Personal Guarantees: Generally, a CPA and legal counsel will advise you to incorporate your business for tax and liability reasons. However, most landlords require new or small to medium-sized practices to personally guarantee the lease obligation. If your landlord insists on this requirement, negotiate a fixed guarantee period (say, one or two years), after which your personal liability will automatically extinguish (providing you are not in monetary default).

Subleasing and Assignments: Make certain the landlord cannot unreasonably withhold his consent to your subleasing the space or assigning your leasehold interest to another party. This is especially important if you wish to sell your practice and want to make certain any renewal options are not personal to you, and can be conveyed to the buyer. Negotiate any transfer fees to the lowest amount possible ($500 or less).

Holding Over: A holdover occurs when the tenant remains in a space after the lease term expires. To discourage this, many leases impose a stiff monetary penalty that increases the rental rate from 150% to 200% of the last-paid amount. Modify the language so that if you remain in the space with the landlord’s full knowledge and consent there is no penalty and the lease continues as a month-to-month tenancy at the last-paid rental amount. Also, require each party to give the other 30 to 60 days’ written notice of their intent to terminate your tenancy during the holdover period.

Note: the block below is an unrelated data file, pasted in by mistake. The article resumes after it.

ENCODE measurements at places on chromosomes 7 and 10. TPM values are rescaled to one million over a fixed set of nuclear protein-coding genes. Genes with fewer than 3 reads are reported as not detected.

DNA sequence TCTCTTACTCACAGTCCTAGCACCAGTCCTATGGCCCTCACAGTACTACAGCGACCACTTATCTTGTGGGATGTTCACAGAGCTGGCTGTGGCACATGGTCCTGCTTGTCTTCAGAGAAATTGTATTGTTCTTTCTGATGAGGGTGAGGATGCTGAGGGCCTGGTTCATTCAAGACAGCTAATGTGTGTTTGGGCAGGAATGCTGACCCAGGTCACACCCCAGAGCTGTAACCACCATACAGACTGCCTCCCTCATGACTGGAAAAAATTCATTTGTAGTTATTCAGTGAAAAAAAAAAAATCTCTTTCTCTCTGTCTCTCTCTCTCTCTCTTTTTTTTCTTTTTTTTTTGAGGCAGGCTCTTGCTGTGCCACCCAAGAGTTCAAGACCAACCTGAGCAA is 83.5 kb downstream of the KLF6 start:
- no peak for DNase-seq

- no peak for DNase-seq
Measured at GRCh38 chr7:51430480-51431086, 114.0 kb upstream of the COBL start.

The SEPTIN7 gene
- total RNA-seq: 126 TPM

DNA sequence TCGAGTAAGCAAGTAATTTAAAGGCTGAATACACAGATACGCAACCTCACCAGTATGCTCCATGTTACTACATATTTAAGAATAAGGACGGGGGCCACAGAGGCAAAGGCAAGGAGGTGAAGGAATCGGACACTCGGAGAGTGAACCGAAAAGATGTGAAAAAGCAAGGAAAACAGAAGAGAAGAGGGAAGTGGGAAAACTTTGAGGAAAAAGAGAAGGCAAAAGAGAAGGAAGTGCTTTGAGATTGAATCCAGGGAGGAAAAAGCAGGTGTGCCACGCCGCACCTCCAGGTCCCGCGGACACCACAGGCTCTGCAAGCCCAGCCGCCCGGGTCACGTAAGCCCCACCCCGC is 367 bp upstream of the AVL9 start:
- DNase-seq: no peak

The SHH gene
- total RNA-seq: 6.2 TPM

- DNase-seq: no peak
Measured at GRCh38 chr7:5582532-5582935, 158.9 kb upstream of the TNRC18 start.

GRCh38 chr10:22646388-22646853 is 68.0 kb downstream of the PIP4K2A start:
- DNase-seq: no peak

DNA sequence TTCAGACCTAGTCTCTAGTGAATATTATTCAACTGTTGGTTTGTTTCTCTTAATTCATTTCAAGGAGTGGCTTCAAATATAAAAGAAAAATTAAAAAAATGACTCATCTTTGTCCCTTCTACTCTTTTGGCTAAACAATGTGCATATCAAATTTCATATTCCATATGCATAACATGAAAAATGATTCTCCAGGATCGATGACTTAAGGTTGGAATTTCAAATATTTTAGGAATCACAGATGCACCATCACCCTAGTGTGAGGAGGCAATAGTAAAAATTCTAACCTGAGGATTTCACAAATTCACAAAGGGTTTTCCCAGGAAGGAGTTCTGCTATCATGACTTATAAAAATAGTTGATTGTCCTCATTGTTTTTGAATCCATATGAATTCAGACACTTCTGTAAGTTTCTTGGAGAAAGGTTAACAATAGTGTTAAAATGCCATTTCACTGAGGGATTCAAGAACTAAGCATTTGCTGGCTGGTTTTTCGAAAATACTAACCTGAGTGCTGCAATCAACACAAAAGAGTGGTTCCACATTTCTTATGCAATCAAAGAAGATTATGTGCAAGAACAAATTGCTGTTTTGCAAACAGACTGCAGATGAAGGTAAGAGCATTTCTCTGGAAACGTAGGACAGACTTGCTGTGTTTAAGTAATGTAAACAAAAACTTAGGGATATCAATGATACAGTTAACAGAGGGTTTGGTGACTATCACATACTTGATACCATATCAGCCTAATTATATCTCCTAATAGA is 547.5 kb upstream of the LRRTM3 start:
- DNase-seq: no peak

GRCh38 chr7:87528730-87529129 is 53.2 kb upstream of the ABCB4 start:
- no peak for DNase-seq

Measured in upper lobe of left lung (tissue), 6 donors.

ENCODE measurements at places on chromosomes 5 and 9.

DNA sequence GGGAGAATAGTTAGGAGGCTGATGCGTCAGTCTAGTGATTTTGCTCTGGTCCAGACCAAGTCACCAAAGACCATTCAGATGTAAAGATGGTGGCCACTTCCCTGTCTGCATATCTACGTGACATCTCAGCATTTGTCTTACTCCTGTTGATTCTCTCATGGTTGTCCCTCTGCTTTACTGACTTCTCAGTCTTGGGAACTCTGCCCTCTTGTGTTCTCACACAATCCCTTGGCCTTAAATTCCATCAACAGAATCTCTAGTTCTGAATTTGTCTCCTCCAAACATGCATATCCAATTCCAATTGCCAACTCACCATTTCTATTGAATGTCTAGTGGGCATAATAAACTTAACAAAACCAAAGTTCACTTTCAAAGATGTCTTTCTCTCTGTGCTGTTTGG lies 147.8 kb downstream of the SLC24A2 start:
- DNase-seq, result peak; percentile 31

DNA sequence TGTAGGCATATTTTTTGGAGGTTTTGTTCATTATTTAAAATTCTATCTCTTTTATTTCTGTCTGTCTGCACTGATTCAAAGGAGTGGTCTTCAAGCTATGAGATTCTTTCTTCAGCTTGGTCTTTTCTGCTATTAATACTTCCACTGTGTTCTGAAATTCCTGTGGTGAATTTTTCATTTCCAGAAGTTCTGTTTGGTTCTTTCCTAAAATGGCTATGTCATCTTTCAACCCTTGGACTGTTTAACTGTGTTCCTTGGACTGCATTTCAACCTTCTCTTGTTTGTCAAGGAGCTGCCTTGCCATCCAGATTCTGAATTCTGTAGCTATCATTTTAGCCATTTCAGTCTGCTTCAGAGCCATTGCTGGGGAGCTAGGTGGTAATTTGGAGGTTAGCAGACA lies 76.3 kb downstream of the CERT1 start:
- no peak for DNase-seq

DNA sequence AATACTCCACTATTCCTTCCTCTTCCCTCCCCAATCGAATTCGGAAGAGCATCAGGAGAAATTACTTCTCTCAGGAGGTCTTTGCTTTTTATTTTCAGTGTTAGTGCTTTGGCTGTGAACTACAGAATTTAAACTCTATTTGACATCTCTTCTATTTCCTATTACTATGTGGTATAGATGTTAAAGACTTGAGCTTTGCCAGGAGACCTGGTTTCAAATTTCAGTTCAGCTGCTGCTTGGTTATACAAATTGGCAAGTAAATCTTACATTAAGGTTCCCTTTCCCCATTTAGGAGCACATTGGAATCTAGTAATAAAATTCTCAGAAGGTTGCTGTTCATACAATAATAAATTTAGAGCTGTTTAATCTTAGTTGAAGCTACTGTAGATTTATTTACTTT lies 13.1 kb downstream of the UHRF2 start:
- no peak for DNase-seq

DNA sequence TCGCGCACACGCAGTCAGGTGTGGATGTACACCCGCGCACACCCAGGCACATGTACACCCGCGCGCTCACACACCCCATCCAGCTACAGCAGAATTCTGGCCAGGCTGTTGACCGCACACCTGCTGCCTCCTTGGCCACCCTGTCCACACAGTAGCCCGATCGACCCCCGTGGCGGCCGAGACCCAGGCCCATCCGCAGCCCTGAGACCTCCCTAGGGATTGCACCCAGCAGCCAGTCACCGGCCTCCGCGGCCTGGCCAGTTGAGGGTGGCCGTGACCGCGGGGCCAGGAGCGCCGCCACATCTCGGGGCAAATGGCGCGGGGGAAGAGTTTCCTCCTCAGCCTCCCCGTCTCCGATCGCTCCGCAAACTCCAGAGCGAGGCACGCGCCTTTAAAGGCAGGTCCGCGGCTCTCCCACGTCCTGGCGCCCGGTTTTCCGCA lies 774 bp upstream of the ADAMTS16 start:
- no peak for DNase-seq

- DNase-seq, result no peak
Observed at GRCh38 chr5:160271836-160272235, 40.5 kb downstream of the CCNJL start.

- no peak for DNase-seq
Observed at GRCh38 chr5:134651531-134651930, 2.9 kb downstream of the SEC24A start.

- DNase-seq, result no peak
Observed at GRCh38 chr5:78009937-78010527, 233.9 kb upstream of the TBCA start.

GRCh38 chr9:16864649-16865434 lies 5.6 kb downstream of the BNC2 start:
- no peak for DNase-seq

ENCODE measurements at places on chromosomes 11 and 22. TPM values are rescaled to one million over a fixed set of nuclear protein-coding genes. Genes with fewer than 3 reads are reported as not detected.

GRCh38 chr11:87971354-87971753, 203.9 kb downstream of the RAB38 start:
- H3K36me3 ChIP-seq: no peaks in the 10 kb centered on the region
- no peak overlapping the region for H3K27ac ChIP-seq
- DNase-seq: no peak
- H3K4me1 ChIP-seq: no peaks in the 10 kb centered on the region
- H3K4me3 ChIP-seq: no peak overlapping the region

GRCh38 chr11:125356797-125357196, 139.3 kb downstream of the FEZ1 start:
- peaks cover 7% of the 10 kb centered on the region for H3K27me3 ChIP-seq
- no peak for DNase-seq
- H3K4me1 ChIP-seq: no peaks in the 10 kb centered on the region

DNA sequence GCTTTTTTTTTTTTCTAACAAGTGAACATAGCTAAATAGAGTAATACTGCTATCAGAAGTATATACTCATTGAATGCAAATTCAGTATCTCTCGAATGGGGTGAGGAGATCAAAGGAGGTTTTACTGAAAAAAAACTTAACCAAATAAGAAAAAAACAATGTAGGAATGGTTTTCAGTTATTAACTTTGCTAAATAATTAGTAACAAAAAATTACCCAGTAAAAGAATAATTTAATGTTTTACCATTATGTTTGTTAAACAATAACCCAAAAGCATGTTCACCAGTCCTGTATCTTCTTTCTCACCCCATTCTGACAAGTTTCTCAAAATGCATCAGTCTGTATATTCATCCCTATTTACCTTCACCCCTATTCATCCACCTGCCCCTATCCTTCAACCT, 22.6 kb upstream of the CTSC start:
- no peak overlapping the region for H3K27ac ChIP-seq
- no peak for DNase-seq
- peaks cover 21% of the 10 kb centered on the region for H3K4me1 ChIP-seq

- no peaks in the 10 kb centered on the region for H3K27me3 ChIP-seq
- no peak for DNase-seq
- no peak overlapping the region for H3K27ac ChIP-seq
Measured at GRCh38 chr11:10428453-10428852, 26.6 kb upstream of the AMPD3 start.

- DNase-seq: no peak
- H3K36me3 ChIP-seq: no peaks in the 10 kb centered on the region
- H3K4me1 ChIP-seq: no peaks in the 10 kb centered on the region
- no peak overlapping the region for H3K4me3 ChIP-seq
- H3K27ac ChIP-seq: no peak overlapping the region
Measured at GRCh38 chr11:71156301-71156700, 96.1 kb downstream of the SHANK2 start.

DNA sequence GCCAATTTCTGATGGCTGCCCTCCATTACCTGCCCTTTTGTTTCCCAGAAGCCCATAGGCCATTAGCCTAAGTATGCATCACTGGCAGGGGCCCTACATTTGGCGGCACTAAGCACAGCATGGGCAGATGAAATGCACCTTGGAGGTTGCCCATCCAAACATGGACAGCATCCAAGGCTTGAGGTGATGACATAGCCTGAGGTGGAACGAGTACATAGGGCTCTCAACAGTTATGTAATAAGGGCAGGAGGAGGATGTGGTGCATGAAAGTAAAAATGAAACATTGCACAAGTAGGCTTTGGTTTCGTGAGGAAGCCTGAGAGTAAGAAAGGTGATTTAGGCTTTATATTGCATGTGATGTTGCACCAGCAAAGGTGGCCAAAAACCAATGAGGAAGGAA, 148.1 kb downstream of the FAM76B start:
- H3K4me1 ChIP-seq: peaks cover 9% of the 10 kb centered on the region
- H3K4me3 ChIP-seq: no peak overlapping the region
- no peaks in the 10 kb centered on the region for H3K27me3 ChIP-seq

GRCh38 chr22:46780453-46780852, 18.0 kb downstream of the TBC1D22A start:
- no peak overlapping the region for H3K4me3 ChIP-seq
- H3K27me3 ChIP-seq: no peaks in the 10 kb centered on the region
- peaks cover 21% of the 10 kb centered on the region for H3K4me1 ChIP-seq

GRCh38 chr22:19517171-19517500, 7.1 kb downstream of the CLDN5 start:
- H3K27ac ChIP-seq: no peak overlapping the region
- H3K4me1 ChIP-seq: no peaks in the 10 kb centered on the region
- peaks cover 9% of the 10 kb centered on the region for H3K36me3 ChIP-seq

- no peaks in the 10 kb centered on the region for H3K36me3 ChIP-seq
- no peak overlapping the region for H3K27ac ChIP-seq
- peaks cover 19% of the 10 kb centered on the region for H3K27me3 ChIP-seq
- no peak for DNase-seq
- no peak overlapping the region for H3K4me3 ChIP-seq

Estoppel Certificates: When a property is refinanced or sold, tenants will be asked to sign an Estoppel Certificate, which confirms various economic terms and conditions of the lease agreement. Generally, leases contain a provision requiring tenants to sign a bona fide Estoppel Certificate within a specific number of days. Be certain the certificate does not go beyond the scope of the original lease document by providing for either the lender or new buyer to modify any of your rights under the lease.

TIP: When it comes to preserving one’s rights to a leasehold interest in real estate, every promise, understanding and warranty that exists between the parties should be contained within the original lease agreement. Anything subsequently discussed that could affect the rights or obligations of either party should be put in writing (create a paper trail) and mailed or delivered to the other party in a timely fashion.



Stephen A. Cross, CCIM, is an advocate for the rights of tenants and buyers. Since 1984, he has advised hundreds of businesses on ways to acquire real estate at the lowest costs and most favorable terms. He can be reached at 480.998.7998, or